If each crypto-currency are basically parallel iterations of the same exact thing - ironically, they become more-or-less fungible across platforms - albeit at different floating rates as each new version is introduced.  

What would then occur are exchanges that allow direct cross-exchange between each crypto-currency as they pop-up.  The result would be a series of arbitrage/speculative binges as each bit-currency floats against each other with holders looking for maximum short-term appreciation.  Basically we're talking about pure speculation based upon nothing other than convertibility and "limited" supply - though competitors could/would be endless.

If there were a true evolutionary weeding-out process - what would the competitive selection criteria be based upon once the functionality test has been met?

Wed, 12/04/2013 - 23:42 | Link to Comment Matt
Matt's picture

Most of the alternate currencies trade at such low volumes, they only trade versus Bitcoin or Litecoin, and many only trade on one exchange, since they are so illiquid. Some of the more prominent ones make it to a big exchange, like btc-e.com, but they get de-listed if their trade volume drops too low, as just happened to TerraCoin (TRC) I believe. 

Wed, 12/04/2013 - 18:23 | Link to Comment max2205
max2205's picture

Dshort is the best website for macro traders

Wed, 12/04/2013 - 18:39 | Link to Comment AGuy
AGuy's picture

"You can't inflate bitcoin."

You can't be certain that will be the case. They might choose to add more blocks beyond the 21 million BTC limit. I think they will need to do this as over time, people will lose thier bitcoins. It lost on a failed hard disk, thumb drive, or there PC is stolen and wiped without the Bitcoins being taken off before the drive is wiped. It probably only going to take a few years before there are too many coins lost and they need to create additional blocks.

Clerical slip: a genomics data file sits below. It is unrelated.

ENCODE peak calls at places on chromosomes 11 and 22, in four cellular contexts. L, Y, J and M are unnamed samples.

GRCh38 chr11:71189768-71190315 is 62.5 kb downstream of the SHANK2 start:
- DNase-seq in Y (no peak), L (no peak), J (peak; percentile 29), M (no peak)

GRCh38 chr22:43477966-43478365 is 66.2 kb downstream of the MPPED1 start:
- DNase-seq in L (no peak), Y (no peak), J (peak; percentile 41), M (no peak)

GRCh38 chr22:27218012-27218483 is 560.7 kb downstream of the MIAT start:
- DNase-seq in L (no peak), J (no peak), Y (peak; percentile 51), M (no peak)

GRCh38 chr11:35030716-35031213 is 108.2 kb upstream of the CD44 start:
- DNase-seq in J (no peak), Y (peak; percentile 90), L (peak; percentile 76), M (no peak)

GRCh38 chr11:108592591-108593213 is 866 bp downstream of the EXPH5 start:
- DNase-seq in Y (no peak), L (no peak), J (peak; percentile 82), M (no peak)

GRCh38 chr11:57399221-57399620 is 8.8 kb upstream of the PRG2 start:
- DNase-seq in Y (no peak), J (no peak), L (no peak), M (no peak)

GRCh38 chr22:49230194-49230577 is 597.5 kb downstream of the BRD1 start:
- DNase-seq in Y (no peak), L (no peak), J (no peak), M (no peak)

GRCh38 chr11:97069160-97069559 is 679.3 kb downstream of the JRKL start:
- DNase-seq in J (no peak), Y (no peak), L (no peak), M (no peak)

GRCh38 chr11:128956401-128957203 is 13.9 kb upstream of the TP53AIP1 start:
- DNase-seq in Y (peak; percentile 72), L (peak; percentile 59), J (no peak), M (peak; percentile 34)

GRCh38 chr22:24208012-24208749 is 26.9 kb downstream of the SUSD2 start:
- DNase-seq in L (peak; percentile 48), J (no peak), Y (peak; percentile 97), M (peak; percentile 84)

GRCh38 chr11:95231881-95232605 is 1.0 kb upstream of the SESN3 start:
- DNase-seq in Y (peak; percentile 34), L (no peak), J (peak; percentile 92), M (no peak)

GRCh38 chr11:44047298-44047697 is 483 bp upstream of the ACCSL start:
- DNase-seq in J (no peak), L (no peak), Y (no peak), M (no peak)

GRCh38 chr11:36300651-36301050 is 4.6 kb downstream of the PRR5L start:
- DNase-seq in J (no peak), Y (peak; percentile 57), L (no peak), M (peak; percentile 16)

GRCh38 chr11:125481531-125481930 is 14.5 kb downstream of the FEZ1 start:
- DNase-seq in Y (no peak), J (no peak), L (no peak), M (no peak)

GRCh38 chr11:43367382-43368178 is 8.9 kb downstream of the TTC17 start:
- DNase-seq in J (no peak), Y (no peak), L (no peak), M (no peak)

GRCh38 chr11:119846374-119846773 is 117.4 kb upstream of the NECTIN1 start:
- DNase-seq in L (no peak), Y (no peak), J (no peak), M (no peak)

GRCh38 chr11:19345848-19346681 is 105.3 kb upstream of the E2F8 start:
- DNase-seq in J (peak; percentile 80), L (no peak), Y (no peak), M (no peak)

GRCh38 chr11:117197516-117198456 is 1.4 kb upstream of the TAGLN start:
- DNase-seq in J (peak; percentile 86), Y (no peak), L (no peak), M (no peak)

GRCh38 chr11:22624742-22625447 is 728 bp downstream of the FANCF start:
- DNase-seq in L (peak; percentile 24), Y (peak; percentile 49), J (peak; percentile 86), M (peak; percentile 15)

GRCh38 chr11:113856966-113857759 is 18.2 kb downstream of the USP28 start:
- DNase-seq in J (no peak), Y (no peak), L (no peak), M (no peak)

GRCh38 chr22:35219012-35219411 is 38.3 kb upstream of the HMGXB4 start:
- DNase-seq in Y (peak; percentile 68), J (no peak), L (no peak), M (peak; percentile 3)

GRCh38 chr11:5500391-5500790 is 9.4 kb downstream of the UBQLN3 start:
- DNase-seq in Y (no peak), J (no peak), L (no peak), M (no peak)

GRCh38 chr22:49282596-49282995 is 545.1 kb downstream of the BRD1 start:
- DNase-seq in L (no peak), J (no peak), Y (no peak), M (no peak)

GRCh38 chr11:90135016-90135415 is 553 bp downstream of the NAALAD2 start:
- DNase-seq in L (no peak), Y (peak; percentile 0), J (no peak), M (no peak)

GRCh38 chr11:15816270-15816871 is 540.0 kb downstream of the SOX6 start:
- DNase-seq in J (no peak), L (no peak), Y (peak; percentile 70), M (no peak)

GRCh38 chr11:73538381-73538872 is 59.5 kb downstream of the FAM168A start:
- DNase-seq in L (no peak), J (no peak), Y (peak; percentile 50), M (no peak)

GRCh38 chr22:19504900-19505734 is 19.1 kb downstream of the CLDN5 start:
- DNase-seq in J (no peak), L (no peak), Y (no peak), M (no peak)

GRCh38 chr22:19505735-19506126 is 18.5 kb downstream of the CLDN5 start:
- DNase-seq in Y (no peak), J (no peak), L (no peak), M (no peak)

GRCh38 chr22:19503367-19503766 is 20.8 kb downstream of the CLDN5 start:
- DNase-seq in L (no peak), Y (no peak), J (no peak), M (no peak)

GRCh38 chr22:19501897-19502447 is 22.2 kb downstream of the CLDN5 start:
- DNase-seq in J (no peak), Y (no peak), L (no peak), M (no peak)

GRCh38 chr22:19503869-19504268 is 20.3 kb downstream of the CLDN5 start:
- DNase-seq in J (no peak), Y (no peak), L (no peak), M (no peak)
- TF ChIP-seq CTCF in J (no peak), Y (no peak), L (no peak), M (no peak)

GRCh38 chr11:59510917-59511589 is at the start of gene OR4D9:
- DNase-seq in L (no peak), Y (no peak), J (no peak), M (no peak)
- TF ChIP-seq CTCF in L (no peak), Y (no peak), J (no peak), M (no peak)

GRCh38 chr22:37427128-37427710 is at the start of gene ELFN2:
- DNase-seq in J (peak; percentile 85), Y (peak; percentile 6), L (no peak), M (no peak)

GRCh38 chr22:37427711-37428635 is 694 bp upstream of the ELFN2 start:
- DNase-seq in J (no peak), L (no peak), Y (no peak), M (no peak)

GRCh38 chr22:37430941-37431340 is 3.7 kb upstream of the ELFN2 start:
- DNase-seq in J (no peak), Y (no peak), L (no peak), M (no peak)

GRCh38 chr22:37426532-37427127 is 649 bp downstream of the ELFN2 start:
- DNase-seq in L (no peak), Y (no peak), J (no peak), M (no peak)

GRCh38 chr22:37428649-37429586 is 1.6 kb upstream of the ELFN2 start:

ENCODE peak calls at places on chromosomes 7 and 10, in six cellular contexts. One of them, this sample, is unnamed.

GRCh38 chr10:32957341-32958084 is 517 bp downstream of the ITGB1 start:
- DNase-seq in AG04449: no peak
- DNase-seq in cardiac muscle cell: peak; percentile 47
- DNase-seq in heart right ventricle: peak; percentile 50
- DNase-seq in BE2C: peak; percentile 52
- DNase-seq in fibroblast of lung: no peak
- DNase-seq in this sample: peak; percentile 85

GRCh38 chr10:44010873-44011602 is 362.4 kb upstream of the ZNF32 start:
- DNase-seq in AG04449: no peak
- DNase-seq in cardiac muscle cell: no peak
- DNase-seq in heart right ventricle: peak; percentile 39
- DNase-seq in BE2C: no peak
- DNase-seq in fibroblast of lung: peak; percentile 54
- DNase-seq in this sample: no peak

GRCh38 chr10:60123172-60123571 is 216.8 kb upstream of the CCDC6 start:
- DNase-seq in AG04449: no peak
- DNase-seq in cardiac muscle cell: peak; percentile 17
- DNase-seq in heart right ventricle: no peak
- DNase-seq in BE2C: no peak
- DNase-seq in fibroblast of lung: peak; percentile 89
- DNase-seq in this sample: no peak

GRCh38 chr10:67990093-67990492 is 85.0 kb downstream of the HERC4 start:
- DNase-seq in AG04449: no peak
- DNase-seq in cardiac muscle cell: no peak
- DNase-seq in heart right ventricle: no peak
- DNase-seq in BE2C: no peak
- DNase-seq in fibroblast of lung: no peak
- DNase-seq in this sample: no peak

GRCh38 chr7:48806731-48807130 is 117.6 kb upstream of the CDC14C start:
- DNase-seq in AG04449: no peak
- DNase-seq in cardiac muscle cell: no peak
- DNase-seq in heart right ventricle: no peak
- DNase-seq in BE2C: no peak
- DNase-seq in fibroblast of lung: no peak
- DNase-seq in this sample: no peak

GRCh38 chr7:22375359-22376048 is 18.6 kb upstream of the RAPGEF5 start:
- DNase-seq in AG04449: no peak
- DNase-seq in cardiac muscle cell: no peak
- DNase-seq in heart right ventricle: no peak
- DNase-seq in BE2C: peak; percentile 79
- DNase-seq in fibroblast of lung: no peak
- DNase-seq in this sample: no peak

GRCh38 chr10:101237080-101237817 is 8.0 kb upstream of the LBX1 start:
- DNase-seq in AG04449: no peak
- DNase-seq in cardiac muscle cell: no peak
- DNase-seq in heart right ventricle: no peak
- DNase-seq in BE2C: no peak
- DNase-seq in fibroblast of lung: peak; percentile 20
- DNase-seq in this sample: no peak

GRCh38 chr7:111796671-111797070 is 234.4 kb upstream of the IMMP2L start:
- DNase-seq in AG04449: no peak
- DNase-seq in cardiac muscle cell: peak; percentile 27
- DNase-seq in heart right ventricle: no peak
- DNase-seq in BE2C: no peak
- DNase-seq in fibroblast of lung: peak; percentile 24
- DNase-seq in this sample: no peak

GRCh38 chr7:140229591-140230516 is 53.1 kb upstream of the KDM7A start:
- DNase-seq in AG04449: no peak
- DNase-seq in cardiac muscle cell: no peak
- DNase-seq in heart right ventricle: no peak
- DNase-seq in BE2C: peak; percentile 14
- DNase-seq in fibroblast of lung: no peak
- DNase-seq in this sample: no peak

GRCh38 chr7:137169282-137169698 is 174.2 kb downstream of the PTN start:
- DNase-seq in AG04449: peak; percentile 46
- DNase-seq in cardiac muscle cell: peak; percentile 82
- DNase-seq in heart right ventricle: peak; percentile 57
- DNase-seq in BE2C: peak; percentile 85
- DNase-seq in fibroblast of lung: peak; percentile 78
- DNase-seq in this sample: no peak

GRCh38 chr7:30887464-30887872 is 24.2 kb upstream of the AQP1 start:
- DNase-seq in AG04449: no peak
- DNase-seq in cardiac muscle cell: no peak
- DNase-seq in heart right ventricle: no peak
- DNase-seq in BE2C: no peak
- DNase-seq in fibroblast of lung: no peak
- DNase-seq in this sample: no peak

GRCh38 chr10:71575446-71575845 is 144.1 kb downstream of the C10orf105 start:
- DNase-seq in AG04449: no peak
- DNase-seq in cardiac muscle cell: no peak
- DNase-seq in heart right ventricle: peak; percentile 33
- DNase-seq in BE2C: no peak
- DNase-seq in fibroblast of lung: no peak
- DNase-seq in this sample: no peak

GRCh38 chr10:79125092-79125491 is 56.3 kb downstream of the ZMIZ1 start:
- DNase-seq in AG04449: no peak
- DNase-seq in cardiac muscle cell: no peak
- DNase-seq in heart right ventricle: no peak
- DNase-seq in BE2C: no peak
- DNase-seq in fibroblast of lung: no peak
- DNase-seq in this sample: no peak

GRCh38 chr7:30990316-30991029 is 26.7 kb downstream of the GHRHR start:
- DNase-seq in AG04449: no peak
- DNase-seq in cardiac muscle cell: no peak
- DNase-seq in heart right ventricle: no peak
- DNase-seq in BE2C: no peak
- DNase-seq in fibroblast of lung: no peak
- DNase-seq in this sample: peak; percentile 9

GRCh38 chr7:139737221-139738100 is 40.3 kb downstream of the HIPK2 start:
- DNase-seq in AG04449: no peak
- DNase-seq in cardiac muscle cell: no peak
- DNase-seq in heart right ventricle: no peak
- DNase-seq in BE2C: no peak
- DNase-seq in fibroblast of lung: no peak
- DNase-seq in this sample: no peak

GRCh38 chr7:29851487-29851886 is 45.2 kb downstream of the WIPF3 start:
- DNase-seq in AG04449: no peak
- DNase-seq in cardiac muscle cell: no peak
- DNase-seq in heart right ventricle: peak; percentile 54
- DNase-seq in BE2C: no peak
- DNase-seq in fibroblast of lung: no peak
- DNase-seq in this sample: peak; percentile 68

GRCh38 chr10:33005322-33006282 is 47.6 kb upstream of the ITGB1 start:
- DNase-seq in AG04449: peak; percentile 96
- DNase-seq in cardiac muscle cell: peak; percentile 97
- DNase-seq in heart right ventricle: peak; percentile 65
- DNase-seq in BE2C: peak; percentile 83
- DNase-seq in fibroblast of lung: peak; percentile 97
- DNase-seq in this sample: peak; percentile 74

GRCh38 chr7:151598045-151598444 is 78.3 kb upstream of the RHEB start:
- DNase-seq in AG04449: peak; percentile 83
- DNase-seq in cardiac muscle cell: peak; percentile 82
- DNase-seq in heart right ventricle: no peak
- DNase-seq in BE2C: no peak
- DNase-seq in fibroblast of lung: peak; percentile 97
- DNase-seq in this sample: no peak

Wed, 12/04/2013 - 19:10 | Link to Comment seek
seek's picture

Lost coins are deflationary, as is bitcoin itself. There's no financial incentive for the current holders of bitcoin to allow the protocol to be modified to accept more blocks, so it won't happen. A competing currency is far more likely to happen before a fundamental limit in the bitcoin protocol ever would.

Wed, 12/04/2013 - 20:27 | Link to Comment Exponere Mendaces
Exponere Mendaces's picture

A cursory search would prove your "they have to add more bitcons" wrong.

But what am I expecting - actual due diligence from a bunch of fossilized BTC haters?

Wed, 12/04/2013 - 17:52 | Link to Comment edookati
edookati's picture

are you 100% accurate?

Wed, 12/04/2013 - 17:55 | Link to Comment Clowns on Acid
Clowns on Acid's picture

.. and the other 100% is absolutely feckin' immoral.

Wed, 12/04/2013 - 18:12 | Link to Comment XAU XAG
XAU XAG's picture

Hood Robin

 

Take from the poor and give it to the Rich that what all thease MFERS are

Hood Robins

 

They all need De-Hooding!

Wed, 12/04/2013 - 17:51 | Link to Comment Never One Roach
Never One Roach's picture

My health insurance premium was $3,750/yr in 2002. Now [with the same deductible, benefits, etc] it is over $12,000!

Wed, 12/04/2013 - 18:45 | Link to Comment AGuy
AGuy's picture

"My health insurance premium was $3,750/yr in 2002. Now [with the same deductible, benefits, etc] it is over $12,000!"

You need to look at the bright side of this. Your much higher premiums are going to be put to good use. Think of the poor cronies that can barely afford a yacht, can now use your {strike]premiums{/strike] donations to build themself a real one! /Sarc

 

 

Wed, 12/04/2013 - 17:51 | Link to Comment Yen Cross
Yen Cross's picture

   That medical care component is about to go through the roof.

  Blog: Healthcare.gov can't calculate subsidies, so will pay insurance companies whatever they ask for

Wed, 12/04/2013 - 19:11 | Link to Comment seek
seek's picture

Jesus.

It's like they're moving the defense contractor model over to healthcare. What a complete clusterfuck ACA is.

Wed, 12/04/2013 - 17:56 | Link to Comment Marc To Market
Marc To Market's picture